Reviewby Rebecca Silverman,
GN 2 - The Complete Collection
Now that Mari is drifting away from her, Akko realizes just how much more than a friend she really is to her. Is it too late to confess? Or can these best friends find true love with each other, no matter what the rest of the world may say?
Why should you read Girl Friends when there are already so many high school romances out there? One obvious draw for some will be the fact that this is yuri manga, so both of the romantic partners are female, but even if that's not something that particularly interests you, the finale of Milk Morinaga's charming love story is still worth picking up for one very important reason – no matter what else they feel for each other, Akko and Mari genuinely like each other as people. This is an element lacking in many a romance, be it heterosexual, yuri, or yaoi, and Morinaga's greatest triumph in these final two and a half volumes (printed as one by Seven Seas) is that her protagonists never lose that platonic side of their relationship even as they enter into a romantic one.
This second omnibus picks up slightly after Mari's announcement of lost virginity, with the girls at Akko's house. The narration has switched to Akko's point of view, and with it we get a different brand of awkward than Mari's perspective offered us – whereas Mari was vaguely aware of her attraction to Akko before she vocalized it to the readers, Akko has only just come to realize that she has romantic feelings for her best friend. As the less emotionally mature of the two (albeit not by much), she can't quite put her feelings into words, and the result is an awkward evening that marks the last time the girls see each other over vacation. Akko is not sure how to deal with this and flashes back to when she first met Mari. This chance to see the opening scene from the other protagonist's point of view makes the series' start seem less abrupt and clears up why it is that Akko approached Mari to begin with. Later in the volume Morinaga begins switching between the two girls in terms of who is the point of view character, which helps to give the story a more rounded, complete feel, although there is the overall impression that Akko's thoughts get more time in the spotlight. In any event, the discomfort that the two feel is multi-fold, comprising confused emotions, mixed signals, and the awkwardness of two formerly close friends who fear that they may have grown apart. Morinaga handles this as deftly (perhaps even a bit moreso) as the romantic scenes, creating scenarios that are relateable even if you have never woken up to realize that you've fallen in love with your best friend. Moments can be overdone, and Akko's brand of gung-ho innocence beggars belief in a few cases. Nevertheless, in a relatively niche genre like yuri, this sort of material is especially important, as it gives the volume readability beyond its narrow target audience.
The hurdles that the girls face as their relationship evolves aren't simply related to their own emotions and misunderstandings, though Morinaga really only touches lightly on the social implications, which is a little too bad. Since they are students at a girls' school, there is nothing particularly odd about the girls' closeness and touching, and both Mari and Akko remark that on Christmas they simply look like friends because girls are allowed to touch each other in public. Still there are some things that they cannot do in front of others that a mixed gender couple might be allowed to and they are wary of others finding out about their relationship. Despite this, there is an increase in the sexual content, but the book remains far from explicit and generally speaking keeps things pretty private.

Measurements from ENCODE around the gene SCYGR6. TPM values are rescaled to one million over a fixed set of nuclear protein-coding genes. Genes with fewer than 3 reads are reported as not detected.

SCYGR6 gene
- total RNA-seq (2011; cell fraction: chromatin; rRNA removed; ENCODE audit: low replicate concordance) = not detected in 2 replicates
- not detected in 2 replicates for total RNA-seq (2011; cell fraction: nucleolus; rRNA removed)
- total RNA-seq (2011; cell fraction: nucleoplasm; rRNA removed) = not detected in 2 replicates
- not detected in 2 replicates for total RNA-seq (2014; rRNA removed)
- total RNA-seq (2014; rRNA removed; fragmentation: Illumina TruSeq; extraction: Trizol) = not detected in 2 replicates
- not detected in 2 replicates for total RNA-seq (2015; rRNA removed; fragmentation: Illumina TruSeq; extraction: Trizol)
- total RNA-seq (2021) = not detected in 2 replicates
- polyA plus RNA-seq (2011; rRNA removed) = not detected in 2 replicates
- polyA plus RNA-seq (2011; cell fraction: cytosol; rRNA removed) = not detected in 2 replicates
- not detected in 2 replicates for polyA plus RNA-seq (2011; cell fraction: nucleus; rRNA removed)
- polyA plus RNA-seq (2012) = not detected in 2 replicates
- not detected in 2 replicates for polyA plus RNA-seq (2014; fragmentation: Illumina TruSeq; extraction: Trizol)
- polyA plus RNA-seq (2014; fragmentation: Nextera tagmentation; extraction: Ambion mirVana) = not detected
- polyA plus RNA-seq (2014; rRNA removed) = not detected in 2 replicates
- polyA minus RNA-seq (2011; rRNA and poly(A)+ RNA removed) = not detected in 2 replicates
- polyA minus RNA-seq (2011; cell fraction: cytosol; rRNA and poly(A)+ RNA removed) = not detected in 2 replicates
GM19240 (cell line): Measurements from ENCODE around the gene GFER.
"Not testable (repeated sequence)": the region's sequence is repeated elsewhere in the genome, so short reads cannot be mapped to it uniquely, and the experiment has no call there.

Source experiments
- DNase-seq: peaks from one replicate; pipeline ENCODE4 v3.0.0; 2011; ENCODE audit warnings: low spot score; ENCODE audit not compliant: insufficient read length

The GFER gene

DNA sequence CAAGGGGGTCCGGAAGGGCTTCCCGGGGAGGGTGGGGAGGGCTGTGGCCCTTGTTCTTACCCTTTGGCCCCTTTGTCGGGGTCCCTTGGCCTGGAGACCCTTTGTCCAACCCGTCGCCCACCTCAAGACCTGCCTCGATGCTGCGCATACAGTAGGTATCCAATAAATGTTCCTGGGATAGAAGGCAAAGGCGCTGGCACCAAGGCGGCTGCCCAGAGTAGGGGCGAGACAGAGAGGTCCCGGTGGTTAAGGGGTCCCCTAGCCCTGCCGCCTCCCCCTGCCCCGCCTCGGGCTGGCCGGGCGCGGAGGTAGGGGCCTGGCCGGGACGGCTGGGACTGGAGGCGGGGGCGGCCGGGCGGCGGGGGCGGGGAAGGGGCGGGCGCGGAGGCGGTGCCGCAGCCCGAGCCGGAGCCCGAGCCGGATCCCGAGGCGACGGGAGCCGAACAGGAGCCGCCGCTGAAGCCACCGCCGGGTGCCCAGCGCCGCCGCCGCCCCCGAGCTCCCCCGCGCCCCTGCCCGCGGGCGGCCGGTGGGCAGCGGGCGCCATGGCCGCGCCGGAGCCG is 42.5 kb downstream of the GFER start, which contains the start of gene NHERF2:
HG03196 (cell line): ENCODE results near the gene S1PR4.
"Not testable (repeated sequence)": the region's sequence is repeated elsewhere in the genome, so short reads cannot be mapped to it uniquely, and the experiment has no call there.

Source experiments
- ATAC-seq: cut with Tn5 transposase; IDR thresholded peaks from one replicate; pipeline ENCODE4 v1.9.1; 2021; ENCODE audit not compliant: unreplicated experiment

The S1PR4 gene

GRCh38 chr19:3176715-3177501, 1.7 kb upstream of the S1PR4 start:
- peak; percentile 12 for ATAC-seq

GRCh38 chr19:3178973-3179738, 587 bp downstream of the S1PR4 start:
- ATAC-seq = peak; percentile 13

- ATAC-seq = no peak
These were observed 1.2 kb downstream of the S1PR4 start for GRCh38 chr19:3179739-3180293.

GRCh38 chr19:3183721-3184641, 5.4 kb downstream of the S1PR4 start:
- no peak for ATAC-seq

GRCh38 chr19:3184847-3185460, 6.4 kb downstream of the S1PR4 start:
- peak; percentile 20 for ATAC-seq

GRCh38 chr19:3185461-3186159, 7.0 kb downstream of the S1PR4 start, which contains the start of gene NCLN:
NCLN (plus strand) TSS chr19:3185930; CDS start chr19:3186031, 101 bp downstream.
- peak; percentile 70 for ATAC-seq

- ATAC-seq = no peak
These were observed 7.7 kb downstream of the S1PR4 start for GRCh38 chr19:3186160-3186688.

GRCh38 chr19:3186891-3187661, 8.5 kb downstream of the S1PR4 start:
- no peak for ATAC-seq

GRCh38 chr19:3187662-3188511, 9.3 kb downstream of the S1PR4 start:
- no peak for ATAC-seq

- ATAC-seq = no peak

As in the first of Seven Seas' omnibuses, Morinaga creates an environment that is no different from the average manga high school, devoid of the usual yuri-flavored plot devices. Akko and Mari's friends thus continue to play a role in the story even after the characters get together, with Sugi-san getting the most development. There is also an interesting side plot with the girls' homeroom teacher and her sad desperation to become a married woman, which nicely dovetails with boyfriend obsessed Kuno-chin's character. Tama-min the cosplay nut changes the least over the course of the story, never really progressing beyond comic relief, but since she doesn't get quite as many lines as the other friends this doesn't detract from the story. As an added bonus, the characters actually progress through high school, choosing and applying to colleges and eventually beginning their university careers before the series ends. This allows Morinaga to deal with post-high school fears of separation, and while she doesn't spend as long on it as she could, what she does do is quite effective.
More than a successful yuri story, Girl Friends is a successful love story. By taking into account the girls' friendship, and therefore their genuine fondness for each other's personalities, Morinaga gives us a story with characters in a relationship that is both more believable and easier to get behind than in many a romance manga. It may wrap up just a little too nicely and eyes may still be glassy-looking at times, but overall this is a story that has charm in abundance and is worth a read.
Overall : B+
Story : A-
Art : B-
+ Nice, charming relationship between two characters who genuinely care for each other, devoid of genre cliches. Time actually passes.
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